The Devil in Containing Health Care Costs

There's some cheering news on health care: Cost-cutting is working, driving annual increases for employer-provided health insurance into single digits for the first time since 2000.

There's some cheering news on health care: Cost-cutting is working, driving annual increases for employer-provided health insurance into single digits for the first time since 2000. Increases will average 9% in 2007 and should dip by a percentage point or more in the following years.

But keeping that momentum up will be tough, with the aging population and relentless costs of technical and medical advances exerting constant upward pressure on costs. Savings from higher deductibles and copays, making workers more prudent about doctors' visits and tests plus greater reliance on generic drugs and fewer hospital stays have helped, but those savings will go only so far.

Continued savings depend on helping employees make better choices

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about their health care treatments and providers as well as their lifestyles and health regimens. Capturing the savings will require spoon-feeding information to workers, making sure they get and grasp facts about treatment options, their results and trade-offs plus quality ratings for hospitals, doctors and other care providers.

  • Ratchet up preventative care and education. Every dollar spent on such programs saves nearly $3.50 in health care costs and about $5.80 in reduced absenteeism. The cornerstone of prevention programs: individual health risk assessments. Health care professionals evaluate the condition of each insured person and recommend an appropriate ongoing health program. For those with chronic conditions such as diabetes or high blood pressure, it might include disease management and routine monitoring. For others, it could include help with weight loss, smoking or instituting an exercise program.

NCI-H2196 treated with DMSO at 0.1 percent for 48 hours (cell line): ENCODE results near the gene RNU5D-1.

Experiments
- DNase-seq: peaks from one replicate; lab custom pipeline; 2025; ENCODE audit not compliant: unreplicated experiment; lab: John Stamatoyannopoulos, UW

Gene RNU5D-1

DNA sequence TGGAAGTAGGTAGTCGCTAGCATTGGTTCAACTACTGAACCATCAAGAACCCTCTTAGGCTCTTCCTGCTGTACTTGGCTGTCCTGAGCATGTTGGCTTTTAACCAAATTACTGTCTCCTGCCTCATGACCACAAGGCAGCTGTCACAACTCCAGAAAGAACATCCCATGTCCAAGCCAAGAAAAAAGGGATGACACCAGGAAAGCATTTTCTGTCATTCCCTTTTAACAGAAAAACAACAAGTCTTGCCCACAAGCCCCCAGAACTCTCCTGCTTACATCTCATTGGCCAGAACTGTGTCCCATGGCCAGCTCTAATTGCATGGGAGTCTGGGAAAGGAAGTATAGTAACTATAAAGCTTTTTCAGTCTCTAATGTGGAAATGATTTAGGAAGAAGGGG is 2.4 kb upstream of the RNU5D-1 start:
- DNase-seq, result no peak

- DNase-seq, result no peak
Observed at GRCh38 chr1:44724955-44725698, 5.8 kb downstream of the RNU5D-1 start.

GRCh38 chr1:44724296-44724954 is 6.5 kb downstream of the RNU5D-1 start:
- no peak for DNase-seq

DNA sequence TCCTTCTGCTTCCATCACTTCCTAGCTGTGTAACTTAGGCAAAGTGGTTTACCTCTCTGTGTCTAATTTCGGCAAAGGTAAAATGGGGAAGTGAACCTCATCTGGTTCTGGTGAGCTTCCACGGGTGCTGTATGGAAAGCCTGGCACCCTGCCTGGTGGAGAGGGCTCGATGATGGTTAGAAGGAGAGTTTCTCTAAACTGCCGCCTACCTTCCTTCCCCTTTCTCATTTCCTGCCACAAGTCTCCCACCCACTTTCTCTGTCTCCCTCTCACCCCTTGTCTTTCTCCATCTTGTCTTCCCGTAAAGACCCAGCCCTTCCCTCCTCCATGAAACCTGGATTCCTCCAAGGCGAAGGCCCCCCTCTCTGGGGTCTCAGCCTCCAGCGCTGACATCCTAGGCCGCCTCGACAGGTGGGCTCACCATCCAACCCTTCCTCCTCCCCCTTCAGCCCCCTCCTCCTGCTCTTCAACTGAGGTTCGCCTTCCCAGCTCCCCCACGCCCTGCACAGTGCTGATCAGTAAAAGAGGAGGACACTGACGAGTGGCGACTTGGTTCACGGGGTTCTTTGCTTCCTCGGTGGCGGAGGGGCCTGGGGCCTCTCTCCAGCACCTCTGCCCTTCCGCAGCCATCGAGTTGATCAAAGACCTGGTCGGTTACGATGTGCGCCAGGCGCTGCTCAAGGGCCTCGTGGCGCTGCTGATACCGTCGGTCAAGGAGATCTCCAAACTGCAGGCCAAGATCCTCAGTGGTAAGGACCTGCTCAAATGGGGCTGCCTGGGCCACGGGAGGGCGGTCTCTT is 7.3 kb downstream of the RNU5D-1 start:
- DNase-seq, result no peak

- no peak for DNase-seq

For now, getting employees on board may take serious encouragement. Johnson & Johnson, for example, gives workers a $500 break on premiums for taking part in an assessment and subsequent coaching program. But in four or five years, once these programs take root, many businesses will get tougher. "Employers will require employees to take a health risk assessment or participate in a wellness or disease management program as a condition of coverage," says Camille Haltom, a consultant with Hewitt Associates.

  • Be aggressive with incentives, putting cash in the pockets of employees who exercise regularly, watch their weight, don't smoke, etc., or who participate in programs to help them curb unhealthy behavior. Take care, though, to steer clear of potential discrimination charges. Human resources experts, such as Seth Serxner, with Mercer Human Resource Consulting, point out that the law is not clear on whether or not employers can penalize unhealthy behavior—putting a surcharge on premiums for unrepentant smokers, for example. "If you give incentives to smokers to quit, what about the nonsmokers?" You can make it fair to everyone, Serxner says, by discounting premiums for everyone except unrepentant smokers, paying both nonsmokers and those willing to join a program to help them quit. Down the road, the government is likely to change the rules governing Health Savings Accounts, allowing employers to selectively contribute funds. Employees who make sound health choices may benefit from an extra little something, while others won't.
  • Steer wage earners to the best care. Increasingly, insurers are ranking hospitals, doctors and other providers for quality of care. Picking up more of the tab for workers who opt to use those at the top of the list will wind up saving both you and the employee in the long run. Some employers and insurance plans even pay to transport sick workers to top-notch hospitals. For now, rankings are likely to be specific to each insurer or health care management company. But look for the development of a national system for gauging quality, with agreed-upon standards, in three to five years.

Just as employees will need help coping with this new and sophisticated level of information and decision-making, most employers will need help, too. Most will turn to all-in-one insurers who will provide not just coverage and information, but care managers, health coaches and the like.

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Martha Lynn Craver
Associate Editor, The Kiplinger Letter